It could be worse

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It’s sad when people have so many good things in their lives but are unable to be happy. Sometimes I compare the environment I’m in with that of people on the outside and remind myself that “it could be worse.” That is my mantra.

Mala and a sutra on a biege cushion.

I wish I could have a cushion to sit on (I meditate on a rolled up blanket on the floor). (Photo by Julián Ignacio Gomez Lorenzon)

Sure I wish I was free. My living conditions could be more conducive for practicing the Dharma. I wish I could have a cushion to sit on (I meditate on a rolled up blanket on the floor). I wish that I could meet and share fellowship with other Buddhists—that would really be a blessing.

But “it could be worse.” Monastics in Tibet faced much harsher prison time than me and they fared much better mentally. I could be in an environment that is more dangerous. Being locked up by myself 23 hours a day also means that it is not as easy for me to get beat up. My mom and sometimes friends will send me a little money so I can buy things that I need—and some things that I don’t, i.e. cookies. I get mail regularly. I have shelter and good (well, okay) meals. So many people both here and out there have far less.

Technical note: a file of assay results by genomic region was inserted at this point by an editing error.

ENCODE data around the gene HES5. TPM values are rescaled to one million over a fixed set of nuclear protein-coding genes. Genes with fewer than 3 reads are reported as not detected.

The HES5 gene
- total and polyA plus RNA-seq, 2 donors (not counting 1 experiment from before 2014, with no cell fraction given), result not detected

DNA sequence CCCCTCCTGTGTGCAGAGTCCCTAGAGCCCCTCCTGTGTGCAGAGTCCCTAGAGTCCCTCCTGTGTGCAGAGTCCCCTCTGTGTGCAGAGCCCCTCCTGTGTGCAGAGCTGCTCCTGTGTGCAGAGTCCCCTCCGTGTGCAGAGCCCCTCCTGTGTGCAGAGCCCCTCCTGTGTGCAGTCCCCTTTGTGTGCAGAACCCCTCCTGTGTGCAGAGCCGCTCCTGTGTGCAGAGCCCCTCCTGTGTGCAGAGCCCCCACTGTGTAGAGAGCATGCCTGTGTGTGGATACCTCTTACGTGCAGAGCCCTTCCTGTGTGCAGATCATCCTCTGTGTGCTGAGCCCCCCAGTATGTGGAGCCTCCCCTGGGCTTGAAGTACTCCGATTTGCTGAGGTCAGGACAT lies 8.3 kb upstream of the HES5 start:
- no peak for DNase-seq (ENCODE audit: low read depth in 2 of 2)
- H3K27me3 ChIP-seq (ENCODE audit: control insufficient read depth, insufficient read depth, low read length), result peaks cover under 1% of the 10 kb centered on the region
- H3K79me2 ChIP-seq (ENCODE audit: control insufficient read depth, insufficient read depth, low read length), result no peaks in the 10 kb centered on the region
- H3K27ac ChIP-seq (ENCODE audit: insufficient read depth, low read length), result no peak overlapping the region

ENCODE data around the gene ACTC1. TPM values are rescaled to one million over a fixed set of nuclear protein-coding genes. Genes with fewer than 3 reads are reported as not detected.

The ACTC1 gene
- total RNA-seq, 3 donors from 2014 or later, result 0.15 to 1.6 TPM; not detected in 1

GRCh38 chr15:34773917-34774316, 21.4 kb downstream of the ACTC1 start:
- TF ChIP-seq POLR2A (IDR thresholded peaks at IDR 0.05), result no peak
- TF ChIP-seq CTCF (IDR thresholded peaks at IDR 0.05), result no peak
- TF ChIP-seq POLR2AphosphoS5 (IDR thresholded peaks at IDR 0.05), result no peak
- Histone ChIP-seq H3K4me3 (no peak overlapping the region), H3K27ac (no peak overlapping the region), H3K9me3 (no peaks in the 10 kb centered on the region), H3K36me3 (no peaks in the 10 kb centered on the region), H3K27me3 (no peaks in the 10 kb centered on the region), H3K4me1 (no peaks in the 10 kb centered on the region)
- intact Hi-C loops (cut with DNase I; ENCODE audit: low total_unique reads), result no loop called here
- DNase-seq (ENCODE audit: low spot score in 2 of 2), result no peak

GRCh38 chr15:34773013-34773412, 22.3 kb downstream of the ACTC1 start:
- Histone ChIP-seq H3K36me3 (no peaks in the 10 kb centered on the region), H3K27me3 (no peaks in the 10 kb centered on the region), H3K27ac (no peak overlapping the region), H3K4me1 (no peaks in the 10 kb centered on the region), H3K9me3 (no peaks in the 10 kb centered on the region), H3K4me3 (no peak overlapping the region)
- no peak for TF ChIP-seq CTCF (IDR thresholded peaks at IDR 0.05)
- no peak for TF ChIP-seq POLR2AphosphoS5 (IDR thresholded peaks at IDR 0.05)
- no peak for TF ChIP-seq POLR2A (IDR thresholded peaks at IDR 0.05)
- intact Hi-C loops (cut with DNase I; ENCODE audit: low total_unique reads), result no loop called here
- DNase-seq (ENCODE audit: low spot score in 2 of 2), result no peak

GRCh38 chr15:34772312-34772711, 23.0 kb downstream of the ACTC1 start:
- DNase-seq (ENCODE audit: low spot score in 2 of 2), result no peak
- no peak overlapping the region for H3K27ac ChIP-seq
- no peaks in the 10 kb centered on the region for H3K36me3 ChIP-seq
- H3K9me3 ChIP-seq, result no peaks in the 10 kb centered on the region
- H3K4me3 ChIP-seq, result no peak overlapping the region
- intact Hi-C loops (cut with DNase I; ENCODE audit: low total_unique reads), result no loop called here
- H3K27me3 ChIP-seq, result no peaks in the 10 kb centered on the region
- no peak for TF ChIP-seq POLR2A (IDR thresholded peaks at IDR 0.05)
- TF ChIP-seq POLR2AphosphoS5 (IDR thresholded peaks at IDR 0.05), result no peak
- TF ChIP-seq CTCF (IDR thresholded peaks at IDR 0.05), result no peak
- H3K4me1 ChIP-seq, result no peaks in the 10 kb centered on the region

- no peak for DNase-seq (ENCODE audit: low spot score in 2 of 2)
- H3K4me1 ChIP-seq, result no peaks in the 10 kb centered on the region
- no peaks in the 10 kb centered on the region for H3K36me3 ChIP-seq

I wish I could tell people when they feel down or dissatisfied with life, “It could be worse.” We are really blessed and I feel even more so because I’m privileged to have a connection to all of you who are doing the Vajrasattva retreat.

Note:

After receiving this letter, the retreatants put a cushion for B. T. in the meditation hall with his picture on top. They wrote and told him he had the best seat in the hall, and he was delighted!